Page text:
Towards transparency and accountability: The story of the Test of Academic Literacy for Postgraduate Students (TALPS)
Unfair tests, unfair testing methods and the use of tests to restrict and deny access have ensured a negative attitude to tests. The move in the recent past (Shohamy 2001, 2008; Fulcher & Davidson 2007; McNamara & Roever 2006) has been to promote the design and development of fair tests, by test developers who are willing to be accountable for their designs. A first step in this process is to ensure that every step of the design process is documented, and that this information is available to the public. Making this information available means that test takers are now equipped with information about the test and can now ask questions about the test. Test developers become real, not just experts ‘hiding behind their designs’. Importantly, this kind of transparency ensures a channel of communication, not just between test developers and other experts in the field, but also between test developers and test takers. Applied linguists should strive to ensure that the tests they design and use are fair, socially acceptable and have positive effects. This paper will illustrate that these concerns become important when one works within a framework that challenges test developers to consider questions related to every aspect of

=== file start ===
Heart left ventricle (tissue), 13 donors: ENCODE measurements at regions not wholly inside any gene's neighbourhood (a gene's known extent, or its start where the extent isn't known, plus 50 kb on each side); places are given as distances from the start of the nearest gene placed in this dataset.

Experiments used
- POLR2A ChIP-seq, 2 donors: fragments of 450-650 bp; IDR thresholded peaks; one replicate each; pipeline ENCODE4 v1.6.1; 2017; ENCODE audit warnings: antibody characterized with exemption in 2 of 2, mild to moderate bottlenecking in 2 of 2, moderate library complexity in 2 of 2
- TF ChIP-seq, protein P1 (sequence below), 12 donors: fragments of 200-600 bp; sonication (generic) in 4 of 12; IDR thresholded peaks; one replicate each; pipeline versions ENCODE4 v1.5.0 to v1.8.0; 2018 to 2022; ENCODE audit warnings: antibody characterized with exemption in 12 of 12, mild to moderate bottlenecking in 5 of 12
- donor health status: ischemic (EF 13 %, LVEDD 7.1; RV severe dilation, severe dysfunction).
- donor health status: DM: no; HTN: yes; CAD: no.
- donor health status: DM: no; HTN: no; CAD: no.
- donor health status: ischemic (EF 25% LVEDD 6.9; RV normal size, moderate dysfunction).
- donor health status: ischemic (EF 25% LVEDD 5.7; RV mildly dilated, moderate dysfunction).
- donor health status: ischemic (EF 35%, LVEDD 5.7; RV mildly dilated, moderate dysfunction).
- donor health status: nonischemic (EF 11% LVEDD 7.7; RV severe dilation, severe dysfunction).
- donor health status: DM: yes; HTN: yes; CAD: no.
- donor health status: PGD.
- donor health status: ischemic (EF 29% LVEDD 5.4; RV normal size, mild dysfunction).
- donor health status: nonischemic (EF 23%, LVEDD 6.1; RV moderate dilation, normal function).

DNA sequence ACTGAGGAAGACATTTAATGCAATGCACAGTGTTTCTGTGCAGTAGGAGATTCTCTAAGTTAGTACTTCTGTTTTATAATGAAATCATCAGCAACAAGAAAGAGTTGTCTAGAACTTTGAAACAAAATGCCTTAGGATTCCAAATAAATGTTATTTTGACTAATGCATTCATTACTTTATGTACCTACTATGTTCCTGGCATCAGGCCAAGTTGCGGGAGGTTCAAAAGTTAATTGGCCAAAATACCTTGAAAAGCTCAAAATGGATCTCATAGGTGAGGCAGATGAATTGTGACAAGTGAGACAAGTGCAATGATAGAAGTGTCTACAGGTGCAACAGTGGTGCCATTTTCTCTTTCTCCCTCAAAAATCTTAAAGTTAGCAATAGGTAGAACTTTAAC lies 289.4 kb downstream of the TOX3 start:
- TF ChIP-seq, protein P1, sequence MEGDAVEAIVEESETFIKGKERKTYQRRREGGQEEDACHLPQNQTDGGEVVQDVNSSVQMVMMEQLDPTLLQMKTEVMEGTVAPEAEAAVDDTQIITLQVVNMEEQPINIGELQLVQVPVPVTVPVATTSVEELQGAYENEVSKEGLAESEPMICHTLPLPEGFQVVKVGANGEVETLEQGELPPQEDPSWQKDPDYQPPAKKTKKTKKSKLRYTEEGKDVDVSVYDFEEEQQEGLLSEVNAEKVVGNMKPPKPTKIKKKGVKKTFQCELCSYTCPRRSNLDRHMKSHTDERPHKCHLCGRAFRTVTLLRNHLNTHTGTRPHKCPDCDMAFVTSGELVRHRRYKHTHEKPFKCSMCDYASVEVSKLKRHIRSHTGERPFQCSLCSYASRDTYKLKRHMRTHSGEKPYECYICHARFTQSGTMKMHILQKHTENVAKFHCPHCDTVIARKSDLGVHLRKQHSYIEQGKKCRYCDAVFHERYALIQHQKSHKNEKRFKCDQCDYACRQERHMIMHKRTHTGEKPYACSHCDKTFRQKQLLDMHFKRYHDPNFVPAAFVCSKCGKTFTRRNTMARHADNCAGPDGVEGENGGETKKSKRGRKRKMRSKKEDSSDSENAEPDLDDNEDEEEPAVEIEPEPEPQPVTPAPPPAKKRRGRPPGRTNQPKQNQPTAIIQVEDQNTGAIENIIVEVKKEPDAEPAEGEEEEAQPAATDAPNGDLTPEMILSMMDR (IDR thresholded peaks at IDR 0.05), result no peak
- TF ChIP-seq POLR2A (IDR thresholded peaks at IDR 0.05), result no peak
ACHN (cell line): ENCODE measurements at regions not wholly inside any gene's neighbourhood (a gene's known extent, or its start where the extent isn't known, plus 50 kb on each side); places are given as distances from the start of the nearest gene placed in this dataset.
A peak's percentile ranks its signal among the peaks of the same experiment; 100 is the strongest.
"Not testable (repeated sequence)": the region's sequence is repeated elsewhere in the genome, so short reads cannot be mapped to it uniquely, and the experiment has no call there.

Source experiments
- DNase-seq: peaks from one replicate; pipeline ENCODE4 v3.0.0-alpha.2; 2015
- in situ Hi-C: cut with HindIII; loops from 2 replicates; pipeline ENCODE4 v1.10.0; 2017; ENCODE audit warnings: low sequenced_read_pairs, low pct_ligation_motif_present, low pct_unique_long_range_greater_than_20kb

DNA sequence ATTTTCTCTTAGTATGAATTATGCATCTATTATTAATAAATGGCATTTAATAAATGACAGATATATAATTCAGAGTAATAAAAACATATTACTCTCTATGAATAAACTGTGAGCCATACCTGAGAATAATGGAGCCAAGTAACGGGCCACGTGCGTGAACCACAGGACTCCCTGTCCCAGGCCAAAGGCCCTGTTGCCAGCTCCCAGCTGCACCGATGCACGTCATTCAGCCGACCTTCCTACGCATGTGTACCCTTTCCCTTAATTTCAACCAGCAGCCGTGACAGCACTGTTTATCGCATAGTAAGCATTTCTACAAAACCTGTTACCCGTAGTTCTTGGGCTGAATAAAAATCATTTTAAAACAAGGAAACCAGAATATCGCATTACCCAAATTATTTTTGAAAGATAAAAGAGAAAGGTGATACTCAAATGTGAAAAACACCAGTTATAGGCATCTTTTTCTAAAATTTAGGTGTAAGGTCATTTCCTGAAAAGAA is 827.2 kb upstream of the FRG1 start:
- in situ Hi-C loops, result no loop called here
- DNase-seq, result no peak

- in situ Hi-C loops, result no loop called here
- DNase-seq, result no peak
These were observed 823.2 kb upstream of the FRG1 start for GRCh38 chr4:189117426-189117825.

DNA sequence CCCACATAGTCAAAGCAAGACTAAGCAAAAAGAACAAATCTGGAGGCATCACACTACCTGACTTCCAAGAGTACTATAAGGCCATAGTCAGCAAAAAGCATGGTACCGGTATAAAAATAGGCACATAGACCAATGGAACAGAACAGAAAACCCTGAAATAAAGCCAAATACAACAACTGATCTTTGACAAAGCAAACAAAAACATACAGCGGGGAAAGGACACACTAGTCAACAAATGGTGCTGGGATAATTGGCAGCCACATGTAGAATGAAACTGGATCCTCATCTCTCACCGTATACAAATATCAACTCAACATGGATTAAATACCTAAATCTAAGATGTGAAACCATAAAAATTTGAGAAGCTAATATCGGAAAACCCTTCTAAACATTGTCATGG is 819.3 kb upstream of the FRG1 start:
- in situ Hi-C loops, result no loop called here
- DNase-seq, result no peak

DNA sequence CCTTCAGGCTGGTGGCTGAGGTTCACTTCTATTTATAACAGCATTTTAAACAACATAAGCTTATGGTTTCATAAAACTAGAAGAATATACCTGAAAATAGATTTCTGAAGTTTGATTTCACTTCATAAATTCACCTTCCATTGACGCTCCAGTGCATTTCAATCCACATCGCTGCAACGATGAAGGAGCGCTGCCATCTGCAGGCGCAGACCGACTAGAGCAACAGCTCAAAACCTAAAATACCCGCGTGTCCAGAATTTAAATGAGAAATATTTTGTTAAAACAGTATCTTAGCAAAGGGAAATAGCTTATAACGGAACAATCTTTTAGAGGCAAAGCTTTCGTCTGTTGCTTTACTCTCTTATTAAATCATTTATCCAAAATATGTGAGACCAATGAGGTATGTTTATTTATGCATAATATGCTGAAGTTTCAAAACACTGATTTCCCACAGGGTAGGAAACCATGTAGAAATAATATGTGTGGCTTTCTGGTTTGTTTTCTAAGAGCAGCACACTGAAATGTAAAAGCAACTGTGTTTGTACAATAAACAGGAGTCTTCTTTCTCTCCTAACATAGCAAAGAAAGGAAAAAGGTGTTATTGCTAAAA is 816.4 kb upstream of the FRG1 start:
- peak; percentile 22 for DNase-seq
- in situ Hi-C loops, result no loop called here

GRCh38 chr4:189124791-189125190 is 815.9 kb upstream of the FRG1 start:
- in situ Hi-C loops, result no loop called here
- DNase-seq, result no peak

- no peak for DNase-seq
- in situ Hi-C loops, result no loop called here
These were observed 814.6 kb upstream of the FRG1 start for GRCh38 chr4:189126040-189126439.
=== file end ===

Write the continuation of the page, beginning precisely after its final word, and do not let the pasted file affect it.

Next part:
the test. In employing a framework that incorporates a concern for the empirical analyses of a test, as well as a concern for the social dimensions of language testing, one is compelled to ensure transparency and accountability in the testing process, as well as giving a voice to those often ignored, but most affected by the use of the test scores: the test-takers. In telling the story of the design and development of TALPS, this article is the first step in ensuring the transparency and accountability of the test developers of TALPS.
Keywords: academic literacy, construct, specifications, task types, sub-tests, descriptive statistics, transparency, accountability